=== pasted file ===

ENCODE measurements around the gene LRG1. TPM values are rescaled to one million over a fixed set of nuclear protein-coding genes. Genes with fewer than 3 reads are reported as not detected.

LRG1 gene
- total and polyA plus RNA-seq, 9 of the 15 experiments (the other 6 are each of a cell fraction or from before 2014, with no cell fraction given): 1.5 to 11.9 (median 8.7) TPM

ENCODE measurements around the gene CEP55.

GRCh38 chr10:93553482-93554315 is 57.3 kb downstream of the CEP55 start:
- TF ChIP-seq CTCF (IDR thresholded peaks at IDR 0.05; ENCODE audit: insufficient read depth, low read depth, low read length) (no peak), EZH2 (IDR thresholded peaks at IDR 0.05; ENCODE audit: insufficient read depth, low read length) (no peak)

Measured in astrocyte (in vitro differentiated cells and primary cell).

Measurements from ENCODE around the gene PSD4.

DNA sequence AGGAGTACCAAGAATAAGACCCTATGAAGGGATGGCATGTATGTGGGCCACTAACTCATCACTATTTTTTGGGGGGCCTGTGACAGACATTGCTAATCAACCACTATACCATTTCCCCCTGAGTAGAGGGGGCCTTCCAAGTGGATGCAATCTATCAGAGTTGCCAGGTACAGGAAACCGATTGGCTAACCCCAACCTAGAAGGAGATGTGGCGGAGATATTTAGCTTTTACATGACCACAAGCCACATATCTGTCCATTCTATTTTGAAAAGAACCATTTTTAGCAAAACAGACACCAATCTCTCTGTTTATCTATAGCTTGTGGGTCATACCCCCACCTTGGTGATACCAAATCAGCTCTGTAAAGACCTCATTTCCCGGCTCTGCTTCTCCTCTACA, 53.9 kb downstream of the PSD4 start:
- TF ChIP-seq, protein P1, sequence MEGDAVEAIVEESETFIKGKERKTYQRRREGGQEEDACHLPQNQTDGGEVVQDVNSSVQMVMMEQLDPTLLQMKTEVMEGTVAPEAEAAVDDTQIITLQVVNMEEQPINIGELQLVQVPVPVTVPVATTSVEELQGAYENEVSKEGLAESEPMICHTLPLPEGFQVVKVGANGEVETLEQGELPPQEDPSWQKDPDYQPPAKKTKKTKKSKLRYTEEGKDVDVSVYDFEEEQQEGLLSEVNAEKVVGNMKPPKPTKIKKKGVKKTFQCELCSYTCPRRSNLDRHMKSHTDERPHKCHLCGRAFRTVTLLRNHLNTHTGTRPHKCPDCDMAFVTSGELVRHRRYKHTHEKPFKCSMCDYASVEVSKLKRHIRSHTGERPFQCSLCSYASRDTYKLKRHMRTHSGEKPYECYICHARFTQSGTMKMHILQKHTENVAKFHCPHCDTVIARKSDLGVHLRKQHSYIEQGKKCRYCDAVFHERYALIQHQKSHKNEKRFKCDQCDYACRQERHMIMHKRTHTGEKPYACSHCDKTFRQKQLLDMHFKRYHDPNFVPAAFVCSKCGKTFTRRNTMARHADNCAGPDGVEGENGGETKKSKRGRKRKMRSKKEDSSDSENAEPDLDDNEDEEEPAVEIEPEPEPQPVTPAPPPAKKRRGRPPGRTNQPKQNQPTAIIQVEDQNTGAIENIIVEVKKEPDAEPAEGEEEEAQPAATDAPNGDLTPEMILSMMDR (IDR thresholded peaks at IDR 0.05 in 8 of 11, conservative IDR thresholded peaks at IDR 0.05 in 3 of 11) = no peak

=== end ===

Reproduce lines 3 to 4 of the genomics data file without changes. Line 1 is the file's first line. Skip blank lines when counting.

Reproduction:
- total and polyA plus RNA-seq, 9 of the 15 experiments (the other 6 are each of a cell fraction or from before 2014, with no cell fraction given): 1.5 to 11.9 (median 8.7) TPM

ENCODE measurements around the gene CEP55.